Mirembe, 24, lives in a rural village in north-east Uganda, where access to healthcare is limited. Mirembe is pregnant and walks, cradling her swollen belly and fanning herself from the heat, 15 kilometres to the closest clinic to check on her unborn child.
Hundreds of expectant mothers, elderly men and women, and sickly children line the corridors of the clinic patiently awaiting medical attention. Midwives and nurses are few, and they wearily dart from patient to patient doing what they can to help. Mirembe will wait six hours to be attended to.
When she’s finally seen, she’s told the clinic doesn’t have an ultrasound machine. If she wants to have an ultrasound, she must travel to the Mulago Hospital in Kampala, Uganda’s largest public hospital, where she must pay 20,000 Ugandan shillings, equivalent to about US$5, for a prenatal visit. In this part of the world, that is a significant amount of money.
According to the World Health Organisation (WHO), about 830 women die from pregnancy or childbirth-related complications around the world every day. It’s estimated that in 2015, roughly 303 000 women died during and after pregnancy and childbirth. Many of these deaths were in low-resource locations like Uganda, and most could have been prevented.
However, technology is helping to eliminate some of the challenges of distance and lack of trained medical staff. Mirembe can now hear her unborn child’s heartbeat from the comfort of her own home through an innovative app call WinSenga, which reassures her that both she and her baby are healthy.
WinSenga is a mobile tool, supported by Microsoft technologies, which helps mothers with prenatal care. The idea was conceived when the Microsoft Imagine Cup competition inspired then-university students Okello and Aaron Tushabe to use their computer science skills to tackle some of Africa’s biggest problems. They were motivated by the plight of mothers like Mirembe who live outside the reach of modern medical care.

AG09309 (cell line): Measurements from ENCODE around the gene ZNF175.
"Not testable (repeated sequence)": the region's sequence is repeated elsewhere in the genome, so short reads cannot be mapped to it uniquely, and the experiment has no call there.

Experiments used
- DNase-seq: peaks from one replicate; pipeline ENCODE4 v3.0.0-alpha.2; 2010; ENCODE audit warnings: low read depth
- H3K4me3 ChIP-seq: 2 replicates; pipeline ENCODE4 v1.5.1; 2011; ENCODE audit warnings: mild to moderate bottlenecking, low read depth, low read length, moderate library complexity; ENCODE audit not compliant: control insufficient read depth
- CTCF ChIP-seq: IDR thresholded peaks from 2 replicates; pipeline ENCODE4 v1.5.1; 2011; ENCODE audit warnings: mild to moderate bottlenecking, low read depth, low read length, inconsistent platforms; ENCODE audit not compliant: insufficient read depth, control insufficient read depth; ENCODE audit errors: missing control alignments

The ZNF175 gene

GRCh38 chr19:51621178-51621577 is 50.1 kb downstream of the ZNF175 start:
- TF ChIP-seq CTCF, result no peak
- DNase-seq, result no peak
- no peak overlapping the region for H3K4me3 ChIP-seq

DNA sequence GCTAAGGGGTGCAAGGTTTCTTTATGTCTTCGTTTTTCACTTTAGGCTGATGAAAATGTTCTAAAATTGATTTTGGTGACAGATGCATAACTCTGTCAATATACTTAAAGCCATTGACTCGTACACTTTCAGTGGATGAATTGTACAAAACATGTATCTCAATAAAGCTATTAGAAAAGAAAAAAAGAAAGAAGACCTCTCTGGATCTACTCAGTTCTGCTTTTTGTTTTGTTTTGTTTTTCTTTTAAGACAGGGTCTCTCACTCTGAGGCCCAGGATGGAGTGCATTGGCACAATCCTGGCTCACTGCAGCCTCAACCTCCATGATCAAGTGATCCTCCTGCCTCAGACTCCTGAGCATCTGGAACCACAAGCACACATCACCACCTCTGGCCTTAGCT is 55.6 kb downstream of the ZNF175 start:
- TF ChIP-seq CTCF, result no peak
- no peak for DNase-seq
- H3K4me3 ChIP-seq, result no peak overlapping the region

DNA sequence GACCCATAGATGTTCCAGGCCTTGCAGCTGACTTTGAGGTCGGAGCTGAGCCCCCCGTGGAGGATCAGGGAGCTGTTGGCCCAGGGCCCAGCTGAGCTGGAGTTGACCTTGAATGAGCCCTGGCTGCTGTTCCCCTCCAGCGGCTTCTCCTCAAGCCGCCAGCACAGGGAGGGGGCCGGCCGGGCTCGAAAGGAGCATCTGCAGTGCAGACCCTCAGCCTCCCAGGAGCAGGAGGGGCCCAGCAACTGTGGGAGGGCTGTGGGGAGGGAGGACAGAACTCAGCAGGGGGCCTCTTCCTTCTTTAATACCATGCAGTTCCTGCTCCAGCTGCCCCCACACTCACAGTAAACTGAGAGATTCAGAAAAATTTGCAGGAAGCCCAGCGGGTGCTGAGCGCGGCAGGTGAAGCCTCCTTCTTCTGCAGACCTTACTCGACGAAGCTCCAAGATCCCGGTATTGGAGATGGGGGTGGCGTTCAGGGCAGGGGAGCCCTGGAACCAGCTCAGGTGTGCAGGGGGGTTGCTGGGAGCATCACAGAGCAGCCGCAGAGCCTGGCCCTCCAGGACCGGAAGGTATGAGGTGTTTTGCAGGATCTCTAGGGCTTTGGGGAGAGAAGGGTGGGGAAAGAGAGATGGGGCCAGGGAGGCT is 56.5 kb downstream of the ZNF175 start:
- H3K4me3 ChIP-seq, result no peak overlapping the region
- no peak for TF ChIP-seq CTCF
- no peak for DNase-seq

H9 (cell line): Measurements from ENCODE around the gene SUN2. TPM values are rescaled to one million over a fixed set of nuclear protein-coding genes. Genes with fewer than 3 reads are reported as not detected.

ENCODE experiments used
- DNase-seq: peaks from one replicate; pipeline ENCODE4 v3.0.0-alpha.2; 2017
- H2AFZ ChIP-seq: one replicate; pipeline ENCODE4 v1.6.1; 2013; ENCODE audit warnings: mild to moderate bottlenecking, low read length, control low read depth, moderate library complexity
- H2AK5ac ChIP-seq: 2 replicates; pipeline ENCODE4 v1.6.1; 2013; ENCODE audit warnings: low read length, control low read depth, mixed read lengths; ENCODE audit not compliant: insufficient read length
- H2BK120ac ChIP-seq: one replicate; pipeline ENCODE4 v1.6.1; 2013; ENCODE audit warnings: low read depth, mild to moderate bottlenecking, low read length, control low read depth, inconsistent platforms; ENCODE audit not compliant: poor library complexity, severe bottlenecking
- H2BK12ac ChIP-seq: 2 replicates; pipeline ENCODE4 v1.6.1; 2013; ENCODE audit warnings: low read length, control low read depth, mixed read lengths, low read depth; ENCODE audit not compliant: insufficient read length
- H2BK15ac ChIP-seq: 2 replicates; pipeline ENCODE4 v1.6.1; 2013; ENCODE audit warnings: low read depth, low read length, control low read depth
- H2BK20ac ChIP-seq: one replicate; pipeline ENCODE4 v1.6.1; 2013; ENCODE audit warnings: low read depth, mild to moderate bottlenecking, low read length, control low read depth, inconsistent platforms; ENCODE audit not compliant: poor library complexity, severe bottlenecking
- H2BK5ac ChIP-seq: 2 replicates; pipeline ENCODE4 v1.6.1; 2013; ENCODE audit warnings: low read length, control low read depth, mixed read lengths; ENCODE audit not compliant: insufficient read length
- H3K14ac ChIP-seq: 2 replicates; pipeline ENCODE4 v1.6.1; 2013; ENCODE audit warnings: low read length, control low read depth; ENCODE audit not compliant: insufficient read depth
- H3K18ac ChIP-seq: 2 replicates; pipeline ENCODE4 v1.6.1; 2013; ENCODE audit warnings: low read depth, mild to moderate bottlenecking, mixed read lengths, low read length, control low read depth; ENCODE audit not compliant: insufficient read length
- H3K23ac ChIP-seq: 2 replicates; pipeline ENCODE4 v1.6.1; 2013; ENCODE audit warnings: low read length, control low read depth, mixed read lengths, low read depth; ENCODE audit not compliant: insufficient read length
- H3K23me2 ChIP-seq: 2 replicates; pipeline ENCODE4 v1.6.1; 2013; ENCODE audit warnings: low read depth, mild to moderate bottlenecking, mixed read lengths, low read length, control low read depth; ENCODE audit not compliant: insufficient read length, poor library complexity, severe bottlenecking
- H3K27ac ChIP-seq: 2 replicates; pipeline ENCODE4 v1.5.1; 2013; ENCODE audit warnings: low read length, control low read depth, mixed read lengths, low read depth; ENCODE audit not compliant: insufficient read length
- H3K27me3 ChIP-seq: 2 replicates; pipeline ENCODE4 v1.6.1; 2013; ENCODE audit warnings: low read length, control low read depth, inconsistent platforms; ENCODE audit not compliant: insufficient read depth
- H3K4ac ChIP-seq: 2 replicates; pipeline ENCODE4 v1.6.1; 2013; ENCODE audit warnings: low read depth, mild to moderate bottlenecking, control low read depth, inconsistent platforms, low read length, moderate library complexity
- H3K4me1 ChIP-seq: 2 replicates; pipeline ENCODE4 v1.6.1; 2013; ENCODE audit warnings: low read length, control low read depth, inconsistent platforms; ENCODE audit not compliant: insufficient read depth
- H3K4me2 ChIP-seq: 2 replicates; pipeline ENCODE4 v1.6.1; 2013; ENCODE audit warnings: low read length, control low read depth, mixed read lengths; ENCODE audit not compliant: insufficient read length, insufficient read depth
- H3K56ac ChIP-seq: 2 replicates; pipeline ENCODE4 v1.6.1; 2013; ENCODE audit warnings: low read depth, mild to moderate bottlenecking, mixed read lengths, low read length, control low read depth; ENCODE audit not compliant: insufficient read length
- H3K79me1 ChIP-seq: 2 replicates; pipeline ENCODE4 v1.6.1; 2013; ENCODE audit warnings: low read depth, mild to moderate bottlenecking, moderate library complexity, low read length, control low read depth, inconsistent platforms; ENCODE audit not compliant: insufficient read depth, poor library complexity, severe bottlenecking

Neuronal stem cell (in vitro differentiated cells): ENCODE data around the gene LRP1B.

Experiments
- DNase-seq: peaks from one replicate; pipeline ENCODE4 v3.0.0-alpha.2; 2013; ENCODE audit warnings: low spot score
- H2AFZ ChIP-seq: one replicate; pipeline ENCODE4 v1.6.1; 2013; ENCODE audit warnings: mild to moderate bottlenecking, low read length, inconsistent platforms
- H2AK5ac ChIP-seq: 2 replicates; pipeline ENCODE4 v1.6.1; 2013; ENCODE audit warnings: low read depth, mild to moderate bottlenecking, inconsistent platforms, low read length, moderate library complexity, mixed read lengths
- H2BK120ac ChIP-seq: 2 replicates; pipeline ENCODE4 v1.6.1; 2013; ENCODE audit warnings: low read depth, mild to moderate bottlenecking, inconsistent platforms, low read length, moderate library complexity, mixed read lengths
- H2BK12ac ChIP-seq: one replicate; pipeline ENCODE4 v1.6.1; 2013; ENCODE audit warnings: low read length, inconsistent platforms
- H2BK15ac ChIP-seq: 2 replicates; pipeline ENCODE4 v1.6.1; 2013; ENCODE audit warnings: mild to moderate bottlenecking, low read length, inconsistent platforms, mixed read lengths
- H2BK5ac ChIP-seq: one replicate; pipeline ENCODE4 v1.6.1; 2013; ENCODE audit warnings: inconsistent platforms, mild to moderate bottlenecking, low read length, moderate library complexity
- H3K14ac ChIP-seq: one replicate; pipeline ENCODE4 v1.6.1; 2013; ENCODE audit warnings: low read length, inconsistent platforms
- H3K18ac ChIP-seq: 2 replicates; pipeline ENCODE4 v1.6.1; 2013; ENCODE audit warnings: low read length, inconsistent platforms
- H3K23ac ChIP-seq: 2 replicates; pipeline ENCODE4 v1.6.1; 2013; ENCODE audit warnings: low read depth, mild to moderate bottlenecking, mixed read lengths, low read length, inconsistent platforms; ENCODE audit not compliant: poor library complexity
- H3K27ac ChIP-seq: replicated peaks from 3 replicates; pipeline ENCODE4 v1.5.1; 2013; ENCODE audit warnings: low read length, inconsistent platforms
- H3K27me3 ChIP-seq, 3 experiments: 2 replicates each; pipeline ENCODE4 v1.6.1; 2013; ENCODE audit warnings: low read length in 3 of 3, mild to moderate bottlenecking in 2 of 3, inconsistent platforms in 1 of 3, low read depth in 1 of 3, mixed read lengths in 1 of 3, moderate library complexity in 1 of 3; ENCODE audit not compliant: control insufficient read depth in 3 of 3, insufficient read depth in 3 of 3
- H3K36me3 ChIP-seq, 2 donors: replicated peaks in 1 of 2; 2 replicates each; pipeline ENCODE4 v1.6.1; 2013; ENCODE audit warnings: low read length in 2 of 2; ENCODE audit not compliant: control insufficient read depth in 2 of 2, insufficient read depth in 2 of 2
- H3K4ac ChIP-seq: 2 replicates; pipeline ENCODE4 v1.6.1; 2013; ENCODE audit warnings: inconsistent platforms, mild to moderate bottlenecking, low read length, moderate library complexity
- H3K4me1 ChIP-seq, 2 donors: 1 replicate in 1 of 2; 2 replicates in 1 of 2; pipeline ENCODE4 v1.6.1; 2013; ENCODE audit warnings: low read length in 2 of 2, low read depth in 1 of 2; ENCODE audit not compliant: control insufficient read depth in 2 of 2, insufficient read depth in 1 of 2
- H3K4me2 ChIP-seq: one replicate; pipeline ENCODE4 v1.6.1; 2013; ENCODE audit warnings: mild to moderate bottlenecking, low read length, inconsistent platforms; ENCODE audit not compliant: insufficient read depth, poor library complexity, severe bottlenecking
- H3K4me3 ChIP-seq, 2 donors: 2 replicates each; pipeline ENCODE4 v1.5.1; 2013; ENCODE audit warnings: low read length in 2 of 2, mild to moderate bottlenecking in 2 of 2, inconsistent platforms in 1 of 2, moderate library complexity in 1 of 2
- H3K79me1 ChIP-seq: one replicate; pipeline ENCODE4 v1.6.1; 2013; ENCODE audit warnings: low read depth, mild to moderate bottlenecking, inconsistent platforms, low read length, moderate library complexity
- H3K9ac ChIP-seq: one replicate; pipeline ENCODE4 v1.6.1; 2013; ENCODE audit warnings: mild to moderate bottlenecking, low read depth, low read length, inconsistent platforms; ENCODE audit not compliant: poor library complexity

The handheld device scans the womb of a pregnant woman and reports foetal weight, position, breathing patterns, gestational age, and heart rate. The app makes use of a trumpet-shaped device and a microphone which transmits the data to a smart phone. The mobile application plays the part of the nurse’s ear and recommends a course of action. The analysis and recommendations are uploaded to the cloud and can be accessed by a doctor anywhere.
This is just one example of how Africa, a continent that bears one-quarter of the global disease burden but only has two percent of the world’s doctors, could outperform developed nations’ healthcare systems by leapfrogging over inefficiencies and legacy infrastructure.
In fact, digital healthcare in the Middle East and Africa (MEA) region is booming with the proliferation of disruptive solutions underpinned by 21st century innovations like cloud, mobile, Internet of Things (IoT) and Artificial Intelligence (AI).
Let’s talk telemedicine
One trend revolutionising the delivery of healthcare in MEA is telemedicine, which is the use of telecommunication and IT to provide clinical healthcare over long distances. Given the region’s high rate of mobile penetration, telemedicine is growing rapidly. In fact, the telemedicine market in MEA was estimated at $2.19 billion in 2015 and is projected to reach $3.67 billion in 2020.
Forward-thinking countries like Botswana are making swift progress when it comes to the implementation of sustainable telemedicine projects. Microsoft and the Botswana Innovation Hub launched Africa’s first telemedicine service over TV white spaces in 2017. Through this initiative, clinics in outlying areas of Botswana can now access specialised care remotely using TV white spaces, which are unused broadcasting frequencies in the wireless spectrum.